Objective: This study was designed to observe the expression of important hedgehog (Hh) signal factors in the bone tissue of rats with chronic fluorosis and cultured osteoblasts in order to investigate the role and significance of the Hh signal in fluoride-induced bone injury.
Methods: Healthy Sprague-Dawley (SD) rats were randomly divided into four groups: the control group, the fluorosis group (F Group), the fluoride + blocker group (F + Cycl group: rats were treated with fluoride + cyclopamine), and the fluoride + blocker control group (F + DMSO group). After 6 months of intervention, the urinary fluoride content of rats in each group was detected. The primary osteoblasts of rats were selected for cell experiment, and the experiment was carried out after the cells were passaged from the second to the fourth generation.
Results: The proliferation rate of primary rat osteoblasts presented time-affected and dose-affected relationships in a short time under treatment with a low dose of sodium fluoride (NaF), but the proliferation of osteoblasts was inhibited by long-term and high-dose NaF exposure. In the F group, the alkaline phosphatase (ALP) activity of osteoblasts increased gradually. The ALP activity was lower in the F + Cycl group than in the F group, and there was no significant difference between the F + DMSO group and F group. With the increase in fluoride exposure, the expression of Hh signal factors and osteogenic-related factor proteins increased gradually. The expressions of Indian hedgehog (Ihh), smoothened (Smo), Glioma-associated oncogene homolog (Gli) 2, and Runt-related transcription factor 2 (Runx2)in the F + Cycl group increased with the dose of fluoride but they were significantly inhibited compared with the F group. Compared with the control group, the content of urinary fluoride in the F group was significantly higher (P < 0.05), but there was no significant change in urinary fluoride content in the F + Cycl group and the F + DMSO group. Compared with the control group, the serum bone alkaline phosphatase (BALP) contents of rats in the other groups increased after 6 months’ intake of fluoride water (P < 0.05). After drug blocking, the serum BALP content in the F + Cycl group was lower than that in the F + DMSO group (P < 0.05). The BALP content in the F + DMSO group was similar to that in the F group: it did not decrease. The mRNA expressions of Ihh, Smo, Gli2, and Runx2 in bone tissue of the F group were significantly higher than those in the control group (P < 0.05). After cyclopamine blocking, the expressions decreased (P < 0.05), but the differences between the F + DMSO group and F group were not statistically significant.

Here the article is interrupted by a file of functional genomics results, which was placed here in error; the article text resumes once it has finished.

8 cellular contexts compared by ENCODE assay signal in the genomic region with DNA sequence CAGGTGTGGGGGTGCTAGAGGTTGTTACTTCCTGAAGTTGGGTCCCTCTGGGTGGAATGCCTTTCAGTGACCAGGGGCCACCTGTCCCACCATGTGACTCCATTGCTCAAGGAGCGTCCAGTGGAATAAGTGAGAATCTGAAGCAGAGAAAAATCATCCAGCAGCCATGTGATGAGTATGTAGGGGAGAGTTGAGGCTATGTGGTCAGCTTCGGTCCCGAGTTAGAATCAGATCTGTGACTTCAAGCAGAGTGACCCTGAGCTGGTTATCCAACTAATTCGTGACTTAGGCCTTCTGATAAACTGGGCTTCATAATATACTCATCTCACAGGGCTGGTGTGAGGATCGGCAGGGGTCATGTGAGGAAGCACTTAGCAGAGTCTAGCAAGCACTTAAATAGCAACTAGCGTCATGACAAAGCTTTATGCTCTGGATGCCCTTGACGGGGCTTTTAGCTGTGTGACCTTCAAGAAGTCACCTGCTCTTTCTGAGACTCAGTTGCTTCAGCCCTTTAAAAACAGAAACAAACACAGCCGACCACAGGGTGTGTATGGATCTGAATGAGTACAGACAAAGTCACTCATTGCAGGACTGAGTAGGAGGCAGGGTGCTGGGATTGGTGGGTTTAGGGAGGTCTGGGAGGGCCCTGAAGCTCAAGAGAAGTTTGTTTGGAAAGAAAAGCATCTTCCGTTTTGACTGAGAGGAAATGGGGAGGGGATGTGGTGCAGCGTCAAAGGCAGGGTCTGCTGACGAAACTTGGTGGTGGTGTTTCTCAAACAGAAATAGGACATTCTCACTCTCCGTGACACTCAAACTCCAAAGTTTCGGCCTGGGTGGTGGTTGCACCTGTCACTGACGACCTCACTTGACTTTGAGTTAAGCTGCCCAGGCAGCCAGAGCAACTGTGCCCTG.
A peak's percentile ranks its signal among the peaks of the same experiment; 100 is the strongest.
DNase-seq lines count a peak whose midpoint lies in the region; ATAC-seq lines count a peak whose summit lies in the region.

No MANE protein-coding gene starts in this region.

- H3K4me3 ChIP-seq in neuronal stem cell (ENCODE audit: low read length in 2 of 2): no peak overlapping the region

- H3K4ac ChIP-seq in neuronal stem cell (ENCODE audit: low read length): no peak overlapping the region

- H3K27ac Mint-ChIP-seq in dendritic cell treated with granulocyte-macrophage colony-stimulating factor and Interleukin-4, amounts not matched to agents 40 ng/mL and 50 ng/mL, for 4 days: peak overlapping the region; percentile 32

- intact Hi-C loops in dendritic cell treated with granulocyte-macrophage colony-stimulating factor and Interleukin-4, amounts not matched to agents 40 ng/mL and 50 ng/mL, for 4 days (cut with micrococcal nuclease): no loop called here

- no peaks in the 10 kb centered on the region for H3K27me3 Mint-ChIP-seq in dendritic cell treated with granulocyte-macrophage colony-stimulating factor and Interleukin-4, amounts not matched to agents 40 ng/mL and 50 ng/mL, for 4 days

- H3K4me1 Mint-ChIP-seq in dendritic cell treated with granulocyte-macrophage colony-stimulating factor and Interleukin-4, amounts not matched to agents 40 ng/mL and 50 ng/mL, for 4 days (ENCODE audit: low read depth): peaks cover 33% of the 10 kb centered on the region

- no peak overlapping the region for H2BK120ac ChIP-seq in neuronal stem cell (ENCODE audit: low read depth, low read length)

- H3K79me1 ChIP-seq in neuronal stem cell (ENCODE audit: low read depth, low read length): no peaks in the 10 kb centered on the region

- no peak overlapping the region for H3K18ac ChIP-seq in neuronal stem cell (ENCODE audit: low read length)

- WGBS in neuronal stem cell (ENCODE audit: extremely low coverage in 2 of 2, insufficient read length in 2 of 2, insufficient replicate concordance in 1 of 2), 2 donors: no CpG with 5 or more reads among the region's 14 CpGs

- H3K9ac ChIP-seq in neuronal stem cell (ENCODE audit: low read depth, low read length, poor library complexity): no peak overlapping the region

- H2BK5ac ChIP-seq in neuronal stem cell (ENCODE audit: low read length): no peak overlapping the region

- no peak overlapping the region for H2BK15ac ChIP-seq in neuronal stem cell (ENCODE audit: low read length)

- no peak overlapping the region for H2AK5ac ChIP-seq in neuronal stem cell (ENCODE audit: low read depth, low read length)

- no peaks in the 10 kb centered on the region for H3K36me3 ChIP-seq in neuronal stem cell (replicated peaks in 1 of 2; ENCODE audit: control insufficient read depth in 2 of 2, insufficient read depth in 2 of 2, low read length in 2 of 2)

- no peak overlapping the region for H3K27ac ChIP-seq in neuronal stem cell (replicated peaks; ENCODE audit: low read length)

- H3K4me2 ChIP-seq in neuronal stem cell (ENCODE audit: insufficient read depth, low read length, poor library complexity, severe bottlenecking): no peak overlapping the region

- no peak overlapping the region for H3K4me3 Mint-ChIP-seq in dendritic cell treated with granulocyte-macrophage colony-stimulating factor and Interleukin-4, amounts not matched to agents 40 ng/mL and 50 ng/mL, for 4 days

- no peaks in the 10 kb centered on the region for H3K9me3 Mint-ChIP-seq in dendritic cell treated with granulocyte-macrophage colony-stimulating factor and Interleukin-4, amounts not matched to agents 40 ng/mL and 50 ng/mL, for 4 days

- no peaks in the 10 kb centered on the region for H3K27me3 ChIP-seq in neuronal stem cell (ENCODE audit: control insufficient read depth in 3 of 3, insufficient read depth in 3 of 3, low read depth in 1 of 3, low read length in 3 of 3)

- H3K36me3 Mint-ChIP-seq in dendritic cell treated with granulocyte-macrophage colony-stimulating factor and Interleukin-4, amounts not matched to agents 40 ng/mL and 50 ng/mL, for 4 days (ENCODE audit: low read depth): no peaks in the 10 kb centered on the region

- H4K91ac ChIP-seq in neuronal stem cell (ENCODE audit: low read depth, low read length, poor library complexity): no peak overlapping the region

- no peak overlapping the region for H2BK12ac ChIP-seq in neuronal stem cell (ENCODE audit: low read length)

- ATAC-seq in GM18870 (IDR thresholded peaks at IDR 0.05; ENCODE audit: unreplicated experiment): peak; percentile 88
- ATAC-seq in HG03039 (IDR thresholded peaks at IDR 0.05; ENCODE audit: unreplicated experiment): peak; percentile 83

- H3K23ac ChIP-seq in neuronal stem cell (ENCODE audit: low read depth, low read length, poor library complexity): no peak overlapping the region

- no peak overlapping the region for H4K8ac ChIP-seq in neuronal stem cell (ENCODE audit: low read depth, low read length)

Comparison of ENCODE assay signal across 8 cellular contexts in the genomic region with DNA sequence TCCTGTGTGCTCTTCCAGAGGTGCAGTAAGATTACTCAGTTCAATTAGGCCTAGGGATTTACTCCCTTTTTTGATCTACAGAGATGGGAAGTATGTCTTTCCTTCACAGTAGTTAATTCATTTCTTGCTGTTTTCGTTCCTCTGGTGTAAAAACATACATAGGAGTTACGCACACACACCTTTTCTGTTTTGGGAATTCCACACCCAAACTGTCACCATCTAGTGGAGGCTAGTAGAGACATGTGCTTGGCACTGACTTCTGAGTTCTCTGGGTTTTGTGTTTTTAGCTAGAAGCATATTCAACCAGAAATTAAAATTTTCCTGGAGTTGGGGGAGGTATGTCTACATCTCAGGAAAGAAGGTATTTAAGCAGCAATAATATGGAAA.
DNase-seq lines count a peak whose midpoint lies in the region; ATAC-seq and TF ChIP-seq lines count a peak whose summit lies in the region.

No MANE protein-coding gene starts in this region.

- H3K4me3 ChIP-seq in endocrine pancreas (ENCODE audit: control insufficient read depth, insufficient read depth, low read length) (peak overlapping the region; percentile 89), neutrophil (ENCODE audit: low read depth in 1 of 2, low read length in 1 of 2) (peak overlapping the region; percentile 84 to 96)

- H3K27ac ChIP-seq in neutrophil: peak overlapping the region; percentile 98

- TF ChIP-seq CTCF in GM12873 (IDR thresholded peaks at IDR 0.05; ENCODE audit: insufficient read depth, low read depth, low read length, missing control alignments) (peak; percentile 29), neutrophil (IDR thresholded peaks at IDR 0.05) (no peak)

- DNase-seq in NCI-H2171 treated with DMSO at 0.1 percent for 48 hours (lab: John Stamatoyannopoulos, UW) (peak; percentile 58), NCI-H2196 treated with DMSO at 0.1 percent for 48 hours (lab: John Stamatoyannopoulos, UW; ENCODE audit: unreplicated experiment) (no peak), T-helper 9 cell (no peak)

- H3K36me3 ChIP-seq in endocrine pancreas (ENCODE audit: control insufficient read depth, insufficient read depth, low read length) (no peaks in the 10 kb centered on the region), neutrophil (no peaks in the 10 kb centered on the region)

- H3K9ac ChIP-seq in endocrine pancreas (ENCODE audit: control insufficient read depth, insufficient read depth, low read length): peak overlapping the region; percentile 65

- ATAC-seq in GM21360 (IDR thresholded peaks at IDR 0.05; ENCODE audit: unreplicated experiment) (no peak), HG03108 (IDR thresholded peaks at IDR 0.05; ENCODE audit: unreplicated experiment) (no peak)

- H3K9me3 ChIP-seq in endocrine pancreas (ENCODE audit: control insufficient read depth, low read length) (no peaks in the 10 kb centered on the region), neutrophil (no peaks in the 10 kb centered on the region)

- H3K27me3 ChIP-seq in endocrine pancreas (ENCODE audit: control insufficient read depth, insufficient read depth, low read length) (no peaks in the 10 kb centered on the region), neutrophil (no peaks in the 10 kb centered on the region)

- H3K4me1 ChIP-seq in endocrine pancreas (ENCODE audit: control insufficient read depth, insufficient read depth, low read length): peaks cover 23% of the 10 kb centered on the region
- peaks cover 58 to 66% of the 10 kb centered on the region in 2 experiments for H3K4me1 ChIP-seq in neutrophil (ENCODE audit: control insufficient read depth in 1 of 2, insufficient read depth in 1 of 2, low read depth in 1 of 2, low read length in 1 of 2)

Conclusion: Hh signal plays an important role in fluoride-induced bone injury. The effective inhibition of cyclopamine is expected to be a new target for the treatment of skeletal damage caused by fluorosis.
Keywords: Bone-tissue injury; Fluorosis; Hh signal; Osteoblasts; Skeletal fluorosis.
Endemic fluorosis is a systemic, chronic, toxic disease characterized by skeletal fluorosis and dental fluorosis, which is caused by the long-term intake of fluorine by residents through drinking water, food, air, and other means that exceeds normal physiological needs. It is one of the most widespread and serious endemic diseases in China . After the implementation of prevention and control measures, such as improvements to the water supply and to stoves, the prevalence of endemic fluorosis has been partially controlled. However, due to the complexity of the natural or ecological environment, the pathogenesis of endemic fluorosis is not very clear [2, 3]. Mak et al. found that selective upregulation of the Hh signal in mature osteoblasts could lead to significant increases in osteogenesis and bone resorption ; this is very similar to the pathology of skeletal fluorosis observed in many previous studies. Therefore, we speculate that the hedgehog (Hh) signal may affect the balance of bone remodeling by participating in the differentiation, proliferation, and apoptosis of osteoblasts and accordingly play an important role in the occurrence and development of skeletal fluorosis.
This study was designed to observe the expression of important Hh signal factors in the bone tissue of rats with chronic fluorosis and cultured osteoblasts in order to investigate the role and significance of the Hh signal in fluoride-induced bone injury.
*Abstract and full-text article online at https://josr-online.biomedcentral.com/articles/10.1186/s13018-021-02287-8